Great - everything’s working properly. Now the real fun begins: testing socket.io connections and validating the responses from the server.

In good TDD fashion (if that’s your cup of tea) we write our tests before we implement the feature.

To properly use embrace the power of mocha we nest this second describe closure within the previously defined one, so that the before hook of the parent closure is run before we run the respective hooks in our nested describe block. This way we start our http server before we run io.connect.

Now, it’s not strictly necessary to disconnect the client(s) between each test, but I highly recommend it as maintaining state between tests when they should be able to run in any given order is a bad idea.

This new test will fail if we run mocha again (or, times out to be specific), so let’s do something about that.

All the realtime server does is broadcast the name of the newly joined user to all connected sockets (within the realtime namespace3), as well as the number of connected users4. Running the tests again we see that they both pass - hurray!


These realtime tests might seem a little bit more hairy, but all we’re doing is ensuring that the new-user event is emitted from the server twice, and that the payload is as expected (the first client’s name before the second). Since things are working as expected, let’s wrap things up by adding another test to ensure that messages from clients are broadcast to all other clients.

Again, we write our test.

We connect several clients using the socket.io-client package (client is already connected in the before hook, in case you had forgotten) and once they have connected we register their name on the server. Our initial client then listens for the last new-user event (when the number of users equals 3 - line 29), and emits a message to be broadcast using the say event.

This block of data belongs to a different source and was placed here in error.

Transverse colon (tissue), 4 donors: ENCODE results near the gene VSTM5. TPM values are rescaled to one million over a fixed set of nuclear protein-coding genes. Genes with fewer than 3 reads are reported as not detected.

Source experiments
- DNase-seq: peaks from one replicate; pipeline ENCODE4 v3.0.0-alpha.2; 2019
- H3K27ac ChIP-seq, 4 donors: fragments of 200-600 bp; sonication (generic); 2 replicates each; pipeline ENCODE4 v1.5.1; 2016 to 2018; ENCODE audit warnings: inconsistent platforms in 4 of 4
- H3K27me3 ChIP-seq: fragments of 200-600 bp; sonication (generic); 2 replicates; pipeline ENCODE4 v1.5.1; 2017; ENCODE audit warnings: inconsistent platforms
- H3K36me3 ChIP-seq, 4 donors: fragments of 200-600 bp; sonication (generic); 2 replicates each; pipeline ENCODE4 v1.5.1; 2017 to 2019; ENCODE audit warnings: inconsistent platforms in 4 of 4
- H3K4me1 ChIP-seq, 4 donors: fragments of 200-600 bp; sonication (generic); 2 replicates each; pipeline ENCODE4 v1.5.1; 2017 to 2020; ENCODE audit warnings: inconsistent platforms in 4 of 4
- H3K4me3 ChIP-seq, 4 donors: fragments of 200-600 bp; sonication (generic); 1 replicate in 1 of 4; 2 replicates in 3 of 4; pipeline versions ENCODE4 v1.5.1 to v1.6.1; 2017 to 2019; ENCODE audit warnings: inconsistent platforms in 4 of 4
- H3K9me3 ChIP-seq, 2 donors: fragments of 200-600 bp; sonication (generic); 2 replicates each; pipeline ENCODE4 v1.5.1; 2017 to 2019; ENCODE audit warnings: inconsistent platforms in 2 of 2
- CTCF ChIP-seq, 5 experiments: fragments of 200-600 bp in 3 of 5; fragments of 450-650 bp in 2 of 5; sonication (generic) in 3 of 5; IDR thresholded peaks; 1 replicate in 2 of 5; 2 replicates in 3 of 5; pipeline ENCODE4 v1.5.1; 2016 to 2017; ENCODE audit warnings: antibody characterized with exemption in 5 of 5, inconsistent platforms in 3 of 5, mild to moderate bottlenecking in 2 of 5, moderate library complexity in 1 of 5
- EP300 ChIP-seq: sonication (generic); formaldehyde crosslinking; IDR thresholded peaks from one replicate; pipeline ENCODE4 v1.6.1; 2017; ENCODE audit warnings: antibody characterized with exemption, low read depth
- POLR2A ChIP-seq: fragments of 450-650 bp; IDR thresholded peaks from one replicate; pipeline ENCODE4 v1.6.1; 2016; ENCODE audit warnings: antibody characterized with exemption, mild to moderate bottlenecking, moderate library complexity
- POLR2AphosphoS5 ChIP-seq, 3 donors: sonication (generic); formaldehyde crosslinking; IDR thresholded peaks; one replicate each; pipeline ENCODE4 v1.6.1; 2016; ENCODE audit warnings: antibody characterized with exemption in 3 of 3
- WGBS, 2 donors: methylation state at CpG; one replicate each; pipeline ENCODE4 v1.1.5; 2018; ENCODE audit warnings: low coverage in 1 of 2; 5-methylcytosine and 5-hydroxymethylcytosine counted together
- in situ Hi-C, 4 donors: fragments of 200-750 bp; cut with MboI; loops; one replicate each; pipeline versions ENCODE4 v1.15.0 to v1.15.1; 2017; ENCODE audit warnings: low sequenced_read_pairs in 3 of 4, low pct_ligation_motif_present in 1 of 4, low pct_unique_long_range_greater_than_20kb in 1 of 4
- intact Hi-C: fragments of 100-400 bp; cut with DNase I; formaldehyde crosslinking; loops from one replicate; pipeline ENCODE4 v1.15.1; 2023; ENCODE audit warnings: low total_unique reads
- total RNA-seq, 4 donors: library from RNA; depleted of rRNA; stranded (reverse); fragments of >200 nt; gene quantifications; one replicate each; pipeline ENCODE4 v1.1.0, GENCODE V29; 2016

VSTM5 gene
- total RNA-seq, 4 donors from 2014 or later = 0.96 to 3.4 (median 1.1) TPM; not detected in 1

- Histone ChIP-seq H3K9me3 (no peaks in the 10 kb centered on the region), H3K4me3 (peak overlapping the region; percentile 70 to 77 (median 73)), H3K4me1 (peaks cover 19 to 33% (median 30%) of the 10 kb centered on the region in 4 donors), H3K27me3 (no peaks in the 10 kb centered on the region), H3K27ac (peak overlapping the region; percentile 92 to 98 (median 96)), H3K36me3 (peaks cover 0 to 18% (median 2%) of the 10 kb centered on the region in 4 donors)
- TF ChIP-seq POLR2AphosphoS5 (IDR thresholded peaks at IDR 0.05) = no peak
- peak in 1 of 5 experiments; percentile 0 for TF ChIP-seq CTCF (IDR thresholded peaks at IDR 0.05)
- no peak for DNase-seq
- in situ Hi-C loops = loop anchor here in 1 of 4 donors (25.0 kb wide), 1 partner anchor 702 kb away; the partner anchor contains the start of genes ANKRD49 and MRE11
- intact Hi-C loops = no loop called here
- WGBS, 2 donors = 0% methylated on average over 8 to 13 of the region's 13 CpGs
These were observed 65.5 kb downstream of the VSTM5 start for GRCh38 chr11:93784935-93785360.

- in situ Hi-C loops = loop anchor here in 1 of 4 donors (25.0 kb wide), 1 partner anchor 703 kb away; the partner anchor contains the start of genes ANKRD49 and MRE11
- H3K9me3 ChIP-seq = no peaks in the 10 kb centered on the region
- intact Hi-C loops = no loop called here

In our defined test we await the say event from the server, and ensure that all clients receive the event and that the payload is as expected.

Now for the actual implementation.

And we’re green again!

test-3 And the suite is even faster than before, now that’s some mad skills right there.

Would you look at that, we’ve successfully setup a dummy project using socket.io (1.3.5), iojs, and mocha! And we wrote it all using delicious EcmaScript 2015 syntax, dayyyum. To take things a step further you might want to automate the testing or maybe define some build scripts (gulp is great for that sort of thing!). To see what that might look like, you can check out this GitHub repository.

  1. To see how the flags are applied, please see the package.json file of this repository

  2. For a nice and succinct summary of the mocha API, please see this lovely gist

  3. Namespacing is a powerful tool exposed by socket.io. You can read more about it here

  4. If you’re wondering what that _ is doing there, I’m using lodash to count the number of clients since they are stored in a hash, which has a faster lookup time than an array (not that it really matters for this small example).